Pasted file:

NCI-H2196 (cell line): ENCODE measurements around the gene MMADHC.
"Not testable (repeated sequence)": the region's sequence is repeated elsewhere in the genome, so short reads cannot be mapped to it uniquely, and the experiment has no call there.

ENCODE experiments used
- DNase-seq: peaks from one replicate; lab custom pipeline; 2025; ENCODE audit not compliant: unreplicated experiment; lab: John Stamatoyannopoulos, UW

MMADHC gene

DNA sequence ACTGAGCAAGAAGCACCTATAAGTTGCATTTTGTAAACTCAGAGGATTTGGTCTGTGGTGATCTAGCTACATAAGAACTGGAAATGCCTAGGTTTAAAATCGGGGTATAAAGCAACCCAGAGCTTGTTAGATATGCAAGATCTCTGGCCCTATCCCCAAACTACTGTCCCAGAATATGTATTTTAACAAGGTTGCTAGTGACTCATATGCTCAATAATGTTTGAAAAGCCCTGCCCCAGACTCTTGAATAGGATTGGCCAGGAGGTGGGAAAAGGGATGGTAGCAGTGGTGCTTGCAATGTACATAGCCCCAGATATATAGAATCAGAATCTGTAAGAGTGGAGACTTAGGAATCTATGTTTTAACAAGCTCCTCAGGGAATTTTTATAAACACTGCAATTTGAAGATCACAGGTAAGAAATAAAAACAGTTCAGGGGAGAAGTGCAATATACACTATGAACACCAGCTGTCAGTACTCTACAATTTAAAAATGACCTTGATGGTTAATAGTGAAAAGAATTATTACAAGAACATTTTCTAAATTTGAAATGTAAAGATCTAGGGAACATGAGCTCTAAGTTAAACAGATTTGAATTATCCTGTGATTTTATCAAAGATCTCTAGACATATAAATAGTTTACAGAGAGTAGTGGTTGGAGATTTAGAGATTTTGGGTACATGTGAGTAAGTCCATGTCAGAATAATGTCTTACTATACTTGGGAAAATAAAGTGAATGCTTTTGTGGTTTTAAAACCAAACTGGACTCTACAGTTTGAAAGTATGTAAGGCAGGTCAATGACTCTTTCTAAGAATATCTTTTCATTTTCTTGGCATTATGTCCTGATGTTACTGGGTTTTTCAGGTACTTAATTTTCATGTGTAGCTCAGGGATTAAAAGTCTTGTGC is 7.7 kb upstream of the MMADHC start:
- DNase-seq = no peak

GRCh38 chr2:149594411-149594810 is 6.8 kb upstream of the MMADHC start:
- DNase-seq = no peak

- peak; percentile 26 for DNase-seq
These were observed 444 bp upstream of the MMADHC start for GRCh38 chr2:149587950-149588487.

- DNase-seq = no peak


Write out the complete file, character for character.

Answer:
NCI-H2196 (cell line): ENCODE measurements around the gene MMADHC.
"Not testable (repeated sequence)": the region's sequence is repeated elsewhere in the genome, so short reads cannot be mapped to it uniquely, and the experiment has no call there.

ENCODE experiments used
- DNase-seq: peaks from one replicate; lab custom pipeline; 2025; ENCODE audit not compliant: unreplicated experiment; lab: John Stamatoyannopoulos, UW

MMADHC gene

DNA sequence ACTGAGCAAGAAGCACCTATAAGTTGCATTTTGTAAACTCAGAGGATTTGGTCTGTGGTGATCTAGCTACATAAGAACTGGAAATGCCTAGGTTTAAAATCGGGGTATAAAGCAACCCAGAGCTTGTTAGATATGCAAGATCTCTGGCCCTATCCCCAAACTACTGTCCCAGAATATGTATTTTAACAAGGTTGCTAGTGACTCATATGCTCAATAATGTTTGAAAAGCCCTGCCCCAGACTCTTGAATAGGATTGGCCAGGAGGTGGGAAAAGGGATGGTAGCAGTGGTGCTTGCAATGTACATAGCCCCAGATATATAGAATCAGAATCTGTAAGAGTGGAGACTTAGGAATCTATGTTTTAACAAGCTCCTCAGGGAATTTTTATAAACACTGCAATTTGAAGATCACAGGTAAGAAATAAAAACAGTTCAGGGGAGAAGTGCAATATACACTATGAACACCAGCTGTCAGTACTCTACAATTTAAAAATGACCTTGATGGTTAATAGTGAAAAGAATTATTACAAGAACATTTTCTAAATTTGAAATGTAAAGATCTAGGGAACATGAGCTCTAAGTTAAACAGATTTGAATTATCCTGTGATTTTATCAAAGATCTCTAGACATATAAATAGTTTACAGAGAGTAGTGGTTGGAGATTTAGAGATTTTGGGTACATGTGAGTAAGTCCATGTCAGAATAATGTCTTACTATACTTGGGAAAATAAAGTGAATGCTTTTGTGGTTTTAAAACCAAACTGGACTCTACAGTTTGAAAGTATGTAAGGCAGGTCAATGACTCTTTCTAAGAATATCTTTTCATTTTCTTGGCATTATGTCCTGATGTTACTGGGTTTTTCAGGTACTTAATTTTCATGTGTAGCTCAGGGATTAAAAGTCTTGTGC is 7.7 kb upstream of the MMADHC start:
- DNase-seq = no peak

GRCh38 chr2:149594411-149594810 is 6.8 kb upstream of the MMADHC start:
- DNase-seq = no peak

- peak; percentile 26 for DNase-seq
These were observed 444 bp upstream of the MMADHC start for GRCh38 chr2:149587950-149588487.

- DNase-seq = no peak